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Environment and development AL-BIA WAL-TANMIA Leading Arabic Environment Magazine

Content Details - 187
 Najib Saab, issue 187, October 2013
Edgar Choueiri, Princeton University plasma physicist, questioned how the Arabs could become full and equal partners with those who shape the world’s economy, security and future, if they remain just consumers of science and technology rather than producers. He contested the rhetoric about the contributions which ancient Arab civilizations had made to physics, biology, mathematics and astronomy, saying that this is something of a remote past. The fact is that anti-reason and anti-science trends prevailed starting in the twelfth century, prompting a downfall in the Arabs’ scientific legacy, until it reached its present tragic state. Choueiri pointed out that, in many parts of the Arab world today, astrologers are more valued than astronomers, warning of the false impression created by the increasingly growing number of users of internet and social media. There is no point in using the internet and technology to promote thinking of the middle ages.
Choueiri, the renowned American physicist of Lebanese origin, was speaking upon being decorated by the Lebanese American University (LAU) at a ceremony held for the inauguration of the University’s New York Academic Center.
As matter of fact, Arabs care about the astrology TV stars like Michel Hayek, Hassan al-Sharni, Najla Qabbani and Layla Abdullatif, who sell them delusions, more than they care about space scientists like the Egyptians Farouk el-Baz and Wedad Abdou, the Iraqi Hamid al-Nuaimi, the Syrian Shadia Habbal, and the Lebanese Edgar Choueiri. In an article entitled The Myth of Astrology Versus the Science of Astronomy, published in Al-Bia Wal-Tanmia magazine, Abdul-Hadi Najjar noted that the names of most of those distinguished scientists are prefixed by the title “Arab-American”. It unfortunately seems that there is no place for creative people across the Arab world.
The situation is actually drastic. Over a period of twenty years, only 370 patents were registered for researchers from Arab states, while South Korea – whose population is one tenth of that of the Arab world – registered 16,000 patents. Moreover, whereas the number of mobile phones in the Arab countries is more than 400millions, the number of those who read one book per year, other than textbooks, is less than twenty millions, i.e. nearly 5 percent of Arabs. Fifty Five years ago, poet and intellectual Yusuf Al-Khal wrote bitterly: “Arabs do not read; and if they do, they do not understand…”
According to the Arab Thought Foundation’s annual report on Arab Cultural Development, every 20 Arabs read one book per year compared to 11 books read for an average American and 7 books for an average British individual. This means that – in terms of book reading – every American equals as much as 220 Arabs and every British equals 140 Arabs, in terms of reading. Some would counter this by saying that we are living in the age of internet, and people do not read printed books any more. But the rate of downloading books from the internet in the Arab world is not promising as well, as many initiatives to sell electronic books in Arabic collapsed soon after being launched. A quick glance at Arabic chats on blogs and social media reveals that the vast majority are preoccupied by superficialities. It is indeed employing modern information technology to spread retarded ideas.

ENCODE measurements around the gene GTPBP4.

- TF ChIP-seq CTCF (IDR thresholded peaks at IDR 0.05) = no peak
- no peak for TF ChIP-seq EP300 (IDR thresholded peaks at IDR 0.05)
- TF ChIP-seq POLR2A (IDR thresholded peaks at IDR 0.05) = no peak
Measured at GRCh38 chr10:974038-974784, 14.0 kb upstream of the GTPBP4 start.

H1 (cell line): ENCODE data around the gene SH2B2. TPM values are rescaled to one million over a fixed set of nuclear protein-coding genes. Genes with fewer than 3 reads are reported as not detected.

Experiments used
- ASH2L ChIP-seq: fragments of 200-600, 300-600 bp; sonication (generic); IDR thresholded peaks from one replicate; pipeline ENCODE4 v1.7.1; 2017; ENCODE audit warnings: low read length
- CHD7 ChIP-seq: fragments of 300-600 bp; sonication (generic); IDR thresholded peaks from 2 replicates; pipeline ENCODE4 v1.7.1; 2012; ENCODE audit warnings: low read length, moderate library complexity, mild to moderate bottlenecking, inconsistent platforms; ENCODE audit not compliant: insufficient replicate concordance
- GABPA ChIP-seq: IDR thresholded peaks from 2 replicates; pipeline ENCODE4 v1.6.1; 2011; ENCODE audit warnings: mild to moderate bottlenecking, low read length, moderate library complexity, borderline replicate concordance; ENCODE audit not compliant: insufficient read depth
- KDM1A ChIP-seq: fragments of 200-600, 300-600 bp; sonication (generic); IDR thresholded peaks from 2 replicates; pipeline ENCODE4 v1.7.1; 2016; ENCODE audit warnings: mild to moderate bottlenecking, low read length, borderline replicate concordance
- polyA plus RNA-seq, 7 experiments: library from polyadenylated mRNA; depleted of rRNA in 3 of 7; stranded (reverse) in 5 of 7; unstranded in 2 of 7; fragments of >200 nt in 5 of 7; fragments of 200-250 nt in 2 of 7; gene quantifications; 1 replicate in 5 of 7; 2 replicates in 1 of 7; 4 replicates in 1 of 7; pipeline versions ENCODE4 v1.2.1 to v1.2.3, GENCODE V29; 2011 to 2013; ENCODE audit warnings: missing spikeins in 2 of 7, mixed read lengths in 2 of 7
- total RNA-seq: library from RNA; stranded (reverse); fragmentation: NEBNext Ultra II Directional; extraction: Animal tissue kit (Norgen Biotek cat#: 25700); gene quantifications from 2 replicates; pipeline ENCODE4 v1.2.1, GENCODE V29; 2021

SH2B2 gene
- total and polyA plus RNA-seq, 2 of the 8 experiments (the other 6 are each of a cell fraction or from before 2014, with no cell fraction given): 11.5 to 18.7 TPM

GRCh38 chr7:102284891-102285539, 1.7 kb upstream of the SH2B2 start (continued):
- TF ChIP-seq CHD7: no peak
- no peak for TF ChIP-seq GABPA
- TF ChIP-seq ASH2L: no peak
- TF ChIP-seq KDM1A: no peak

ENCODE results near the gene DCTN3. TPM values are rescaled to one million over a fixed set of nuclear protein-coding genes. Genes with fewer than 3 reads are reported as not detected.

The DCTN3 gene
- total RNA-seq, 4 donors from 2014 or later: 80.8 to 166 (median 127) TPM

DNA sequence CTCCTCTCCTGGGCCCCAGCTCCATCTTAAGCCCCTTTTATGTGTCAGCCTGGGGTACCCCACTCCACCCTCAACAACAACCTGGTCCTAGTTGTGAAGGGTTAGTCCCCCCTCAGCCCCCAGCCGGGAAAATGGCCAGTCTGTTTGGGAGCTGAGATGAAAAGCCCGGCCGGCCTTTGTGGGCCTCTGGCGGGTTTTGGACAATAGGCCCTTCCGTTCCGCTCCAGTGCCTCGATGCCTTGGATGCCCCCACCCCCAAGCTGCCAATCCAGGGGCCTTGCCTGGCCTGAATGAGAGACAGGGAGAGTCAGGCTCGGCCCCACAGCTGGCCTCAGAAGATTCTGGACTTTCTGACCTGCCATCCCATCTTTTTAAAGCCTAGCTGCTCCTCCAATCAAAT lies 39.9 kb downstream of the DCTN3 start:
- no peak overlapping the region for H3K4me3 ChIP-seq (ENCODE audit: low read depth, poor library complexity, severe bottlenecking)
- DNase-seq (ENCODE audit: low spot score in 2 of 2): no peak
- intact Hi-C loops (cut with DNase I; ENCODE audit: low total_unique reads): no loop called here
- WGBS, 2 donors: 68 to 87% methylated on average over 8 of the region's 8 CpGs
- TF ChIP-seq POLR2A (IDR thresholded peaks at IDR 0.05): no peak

How far are the Arabs away from a new age governed by science? What have they done to overcome the challenges of securing fresh water, food and sustainable energy? What did the Arab scientists and researchers accomplish inside the Arab regin and for the benefit of its peoples? Unfortunately, the prevailing trend is still importing technologies and instruments with the necessary operating and maintenance staff. But if the import of consumer items like potatoes is possible, science cannot be bought and imported, because this is equivalent to intellectual sterility.
Learning how to write a medical prescription does not make you a physician. Similarly, using the title “Dr.” as a prefix is not enough to make a scientist. Knowledge that does not contribute to the progress of mankind is of no use, thus being equal to unharmful ignorance. Worst of all is the startling scandal reported in the October 2013 issue of Al-BiaWal-Tanmia magazine about thousands of Arabs who acquired false degrees from fake universities that award diplomas for a hundred Dollars. We shall never advance in science, or in arts and literature, unless we rid ourselves of being obsessed by titles, and shift our attention from public relations to serious efforts grounded in knowledge and innovation.
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Boghos Ghougassian
Recent Publications
Arab Environment 9: Sustainable Development in a Changing Arab Climate
ان جميع مقالات ونصوص "البيئة والتنمية" تخضع لرخصة الحقوق الفكرية الخاصة بـ "المنشورات التقنية". يتوجب نسب المقال الى "البيئة والتنمية" . يحظر استخدام النصوص لأية غايات تجارية . يُحظر القيام بأي تعديل أو تحوير أو تغيير في النص الأصلي. لمزيد من المعلومات عن حقوق النشر يرجى الاتصال بادارة المجلة
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